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Configure and Use Webhooks in Docubee

Knowing how to use webhooks is an important step in setting up integrations between your apps. If you’re struggling with disjointed processes that require you to send documents manually from one location to another or import data, webhook integrations are a great remedy.

What is a Webhook?

A webhook is an automated message sent from one app to another when an event happens. For example, you have a webhook set up with Docubee to send a document to Google Drive once a workflow is completed, Docubee would send an automatic update to Google Drive to send the document.

Webhooks vs. APIs

Webhooks and APIs often get confused. The main difference between a webhook and an API is that webhooks work automatically to send data when a specific event triggers it. 

APIs are manual, meaning that they need to be asked to pull or make changes to data with a request from another software.

In this article, we’ll teach you how to set up Webhooks in Docubee. Let’s dive in!

The Essentials of Webhook in Docubee

This article provides information about webhooks in the following sections:

A More Technical Look at Webhooks

Webhooks allow you to build integrations into your workflows that subscribe to your webhook event tasks. When a webhook event task is hit during a workflow, we’ll send an HTTP POST payload to the webhook’s configured URL that contains all the workflow variables at that point in time.

Webhooks can be configured at the organization level by an organization admin or organization owner. Once the configuration is complete, you can add webhook tasks to your workflow, and the webhook will be triggered each time the workflow is run and the webhook event is hit.

What is a Webhook Payload?

A webhook is an automated message sent from an app when something happens. The message they send is also known as a payload which includes a unique URL, similar to how humans have a unique phone number.

Each payload from a workflow webhook event will contain a timestamp and the workflow variables (anything with a property name, the workflow initiator name, and the workflow initiator email) for a specific instance. 

You can configure document properties to be included in your payload under the Webhook Task Settings inside of the workflow builder.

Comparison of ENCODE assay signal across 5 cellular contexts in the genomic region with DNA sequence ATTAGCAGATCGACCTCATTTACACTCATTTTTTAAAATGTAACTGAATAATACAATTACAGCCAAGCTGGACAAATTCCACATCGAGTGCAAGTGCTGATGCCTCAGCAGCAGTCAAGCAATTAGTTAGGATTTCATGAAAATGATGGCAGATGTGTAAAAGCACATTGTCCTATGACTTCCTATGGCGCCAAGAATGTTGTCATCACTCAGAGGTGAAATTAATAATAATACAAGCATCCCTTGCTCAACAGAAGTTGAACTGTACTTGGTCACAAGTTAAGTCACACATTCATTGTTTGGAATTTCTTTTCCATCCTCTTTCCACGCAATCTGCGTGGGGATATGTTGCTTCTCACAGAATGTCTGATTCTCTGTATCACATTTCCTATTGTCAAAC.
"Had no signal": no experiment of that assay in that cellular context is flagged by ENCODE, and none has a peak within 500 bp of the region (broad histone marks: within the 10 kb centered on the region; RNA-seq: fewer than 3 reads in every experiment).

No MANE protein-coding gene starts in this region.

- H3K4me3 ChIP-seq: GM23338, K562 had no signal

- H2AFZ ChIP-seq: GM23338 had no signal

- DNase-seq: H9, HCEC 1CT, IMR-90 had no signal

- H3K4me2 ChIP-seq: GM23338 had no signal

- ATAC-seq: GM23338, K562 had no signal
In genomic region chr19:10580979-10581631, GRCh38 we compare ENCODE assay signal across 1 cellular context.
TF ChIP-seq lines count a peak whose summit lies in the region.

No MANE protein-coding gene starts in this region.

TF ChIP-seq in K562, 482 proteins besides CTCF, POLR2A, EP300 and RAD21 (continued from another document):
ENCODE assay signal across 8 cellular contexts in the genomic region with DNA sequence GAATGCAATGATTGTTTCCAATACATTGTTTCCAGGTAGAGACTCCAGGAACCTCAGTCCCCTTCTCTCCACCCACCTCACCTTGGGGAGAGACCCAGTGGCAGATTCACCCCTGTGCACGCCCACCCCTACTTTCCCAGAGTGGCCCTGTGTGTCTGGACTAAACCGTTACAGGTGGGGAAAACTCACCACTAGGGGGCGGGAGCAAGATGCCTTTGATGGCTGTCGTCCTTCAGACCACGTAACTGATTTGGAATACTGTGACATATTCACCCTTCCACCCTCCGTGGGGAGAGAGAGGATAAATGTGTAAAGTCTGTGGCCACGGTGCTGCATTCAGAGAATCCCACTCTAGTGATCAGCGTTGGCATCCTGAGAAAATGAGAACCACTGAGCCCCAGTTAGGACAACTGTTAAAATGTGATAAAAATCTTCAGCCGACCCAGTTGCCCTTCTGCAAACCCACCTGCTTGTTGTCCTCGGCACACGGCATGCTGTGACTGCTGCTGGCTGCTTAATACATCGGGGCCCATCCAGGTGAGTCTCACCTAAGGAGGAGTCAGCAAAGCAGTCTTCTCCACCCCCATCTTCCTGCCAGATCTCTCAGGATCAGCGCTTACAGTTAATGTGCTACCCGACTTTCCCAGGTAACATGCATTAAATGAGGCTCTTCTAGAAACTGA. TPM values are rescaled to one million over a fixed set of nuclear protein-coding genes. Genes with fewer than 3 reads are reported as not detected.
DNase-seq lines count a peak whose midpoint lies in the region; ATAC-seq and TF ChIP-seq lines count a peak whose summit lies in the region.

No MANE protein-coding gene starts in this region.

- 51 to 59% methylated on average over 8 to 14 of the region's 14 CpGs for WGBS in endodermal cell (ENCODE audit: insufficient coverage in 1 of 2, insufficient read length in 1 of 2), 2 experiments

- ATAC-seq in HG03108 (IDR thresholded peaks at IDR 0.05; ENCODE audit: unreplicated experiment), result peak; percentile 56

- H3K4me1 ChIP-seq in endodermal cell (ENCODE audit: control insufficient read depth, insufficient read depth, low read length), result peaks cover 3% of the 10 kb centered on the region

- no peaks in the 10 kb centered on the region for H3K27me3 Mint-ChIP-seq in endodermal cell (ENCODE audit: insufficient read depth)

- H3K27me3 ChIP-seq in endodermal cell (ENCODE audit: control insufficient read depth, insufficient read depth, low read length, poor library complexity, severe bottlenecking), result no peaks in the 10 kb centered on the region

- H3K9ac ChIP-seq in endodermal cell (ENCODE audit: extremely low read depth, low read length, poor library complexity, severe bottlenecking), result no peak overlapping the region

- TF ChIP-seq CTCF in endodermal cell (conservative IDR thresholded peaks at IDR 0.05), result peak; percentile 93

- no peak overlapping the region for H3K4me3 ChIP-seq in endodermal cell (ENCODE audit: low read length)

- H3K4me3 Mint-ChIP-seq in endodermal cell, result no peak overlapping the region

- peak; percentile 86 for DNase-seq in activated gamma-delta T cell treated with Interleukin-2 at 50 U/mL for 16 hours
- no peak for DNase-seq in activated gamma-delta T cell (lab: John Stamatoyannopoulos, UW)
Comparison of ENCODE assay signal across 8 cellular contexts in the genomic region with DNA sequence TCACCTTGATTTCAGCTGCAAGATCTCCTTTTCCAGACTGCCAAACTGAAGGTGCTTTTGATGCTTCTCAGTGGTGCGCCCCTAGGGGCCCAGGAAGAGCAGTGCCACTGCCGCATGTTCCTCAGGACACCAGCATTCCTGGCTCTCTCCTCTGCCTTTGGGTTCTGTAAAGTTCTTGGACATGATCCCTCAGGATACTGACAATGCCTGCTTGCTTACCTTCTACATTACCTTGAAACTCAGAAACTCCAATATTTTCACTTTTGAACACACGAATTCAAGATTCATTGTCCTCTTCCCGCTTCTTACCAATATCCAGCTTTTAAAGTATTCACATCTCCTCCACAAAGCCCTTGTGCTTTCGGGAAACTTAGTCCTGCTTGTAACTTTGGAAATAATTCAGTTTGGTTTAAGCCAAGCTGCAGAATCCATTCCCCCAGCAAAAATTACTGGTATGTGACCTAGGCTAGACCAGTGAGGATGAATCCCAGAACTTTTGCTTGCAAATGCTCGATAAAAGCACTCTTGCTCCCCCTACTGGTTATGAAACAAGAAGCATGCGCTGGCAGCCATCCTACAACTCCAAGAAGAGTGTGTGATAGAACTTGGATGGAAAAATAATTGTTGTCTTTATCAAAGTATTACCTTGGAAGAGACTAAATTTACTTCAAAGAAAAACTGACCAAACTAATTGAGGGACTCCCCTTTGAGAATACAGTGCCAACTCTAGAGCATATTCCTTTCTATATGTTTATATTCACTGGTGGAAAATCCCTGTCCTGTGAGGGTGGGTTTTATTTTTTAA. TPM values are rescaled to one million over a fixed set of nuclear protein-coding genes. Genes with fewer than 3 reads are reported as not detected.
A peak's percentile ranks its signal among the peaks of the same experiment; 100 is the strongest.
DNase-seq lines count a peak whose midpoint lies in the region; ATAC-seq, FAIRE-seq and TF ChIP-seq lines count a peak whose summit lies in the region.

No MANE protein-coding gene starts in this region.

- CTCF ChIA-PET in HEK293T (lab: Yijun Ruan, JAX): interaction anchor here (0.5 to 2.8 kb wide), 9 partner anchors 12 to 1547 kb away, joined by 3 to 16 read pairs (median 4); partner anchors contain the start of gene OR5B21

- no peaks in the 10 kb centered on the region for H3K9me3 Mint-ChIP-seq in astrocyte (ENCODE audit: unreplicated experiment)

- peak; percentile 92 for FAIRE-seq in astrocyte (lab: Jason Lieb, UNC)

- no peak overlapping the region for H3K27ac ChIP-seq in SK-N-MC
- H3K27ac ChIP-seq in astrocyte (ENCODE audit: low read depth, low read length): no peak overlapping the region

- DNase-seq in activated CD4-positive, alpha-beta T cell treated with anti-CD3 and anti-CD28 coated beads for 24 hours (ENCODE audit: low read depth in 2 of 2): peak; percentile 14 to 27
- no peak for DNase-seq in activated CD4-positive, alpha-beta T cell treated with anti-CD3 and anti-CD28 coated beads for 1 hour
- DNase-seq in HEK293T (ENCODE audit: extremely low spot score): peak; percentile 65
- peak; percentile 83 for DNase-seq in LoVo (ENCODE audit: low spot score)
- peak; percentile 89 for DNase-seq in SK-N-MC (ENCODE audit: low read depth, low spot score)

webhook configuration

Use Headers in Webhooks

You can configure customer headers for your webhooks in Docubee to contain specific information.

HTTP POST payloads that are delivered to your webhook’s configured URL endpoint may contain the following special headers:

Header Description
content-type   Indicates the media type of the resource. Will always be “application/json” for these requests.
ontask-signature The HMAC hex digest of the response body. This header will be sent if the webhook is configured with a secret. The HMAC hex digest is generated using the SHA-256 hash function and the secret as the HMAC key.

This is an example of what a payload with timestamps, the workflow initiator email, and their name would look like:

Response JSON

          "accusoft_solutions_workflowInitiatorName":"Joe Test"

Configure a Webhook

To use webhooks in your Docubee workflow, the first step is to configure one in the account section. Organization owners and organization admins will be able to access the Webhooks tab in your organization settings to add a webhook connection.

webhooks in organization settings

To configure a webhook connection:

  • Go to the Webhooks tabs in your Organization Settings. Webhooks require a few configuration options before you can make use of them.
    We’ll go through each of these settings:

    • Webhook Name – This is a custom name that you give your webhook connection so that you are able to identify it when adding it to a workflow.
    • Webhook URL – This is the URL of the server that will receive the webhook POST requests. It must be configured to start with https:// or  http://
    • Optional Secret Token – Setting a webhook secret allows you to ensure that POST requests sent to the payload URL are from Docubee. When you set a secret, you’ll receive the ontask-signature header in the webhook POST request. See the section Secure Your Webhooks for more information